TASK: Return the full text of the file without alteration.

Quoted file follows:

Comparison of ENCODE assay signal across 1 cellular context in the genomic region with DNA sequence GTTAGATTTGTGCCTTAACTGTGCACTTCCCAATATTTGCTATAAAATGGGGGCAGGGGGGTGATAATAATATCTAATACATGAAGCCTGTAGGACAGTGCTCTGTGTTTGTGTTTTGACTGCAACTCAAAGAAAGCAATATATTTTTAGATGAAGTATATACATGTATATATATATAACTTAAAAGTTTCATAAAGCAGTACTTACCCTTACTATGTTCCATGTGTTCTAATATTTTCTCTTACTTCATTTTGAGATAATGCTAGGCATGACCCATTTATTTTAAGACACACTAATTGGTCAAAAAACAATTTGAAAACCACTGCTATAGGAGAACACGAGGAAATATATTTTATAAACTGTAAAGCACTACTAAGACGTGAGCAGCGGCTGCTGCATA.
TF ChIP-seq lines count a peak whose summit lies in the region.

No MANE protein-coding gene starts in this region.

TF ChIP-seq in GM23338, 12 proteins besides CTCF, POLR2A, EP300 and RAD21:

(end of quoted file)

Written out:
Comparison of ENCODE assay signal across 1 cellular context in the genomic region with DNA sequence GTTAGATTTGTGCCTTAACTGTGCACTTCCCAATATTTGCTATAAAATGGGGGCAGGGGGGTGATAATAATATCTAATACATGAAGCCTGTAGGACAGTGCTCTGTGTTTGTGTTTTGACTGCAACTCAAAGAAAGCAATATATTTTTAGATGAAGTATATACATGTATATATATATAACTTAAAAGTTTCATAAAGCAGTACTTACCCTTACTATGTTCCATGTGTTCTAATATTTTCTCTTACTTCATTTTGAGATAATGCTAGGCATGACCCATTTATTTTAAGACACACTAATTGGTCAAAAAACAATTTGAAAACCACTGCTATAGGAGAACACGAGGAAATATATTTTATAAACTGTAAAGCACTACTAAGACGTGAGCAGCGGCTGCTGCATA.
TF ChIP-seq lines count a peak whose summit lies in the region.

No MANE protein-coding gene starts in this region.

TF ChIP-seq in GM23338, 12 proteins besides CTCF, POLR2A, EP300 and RAD21: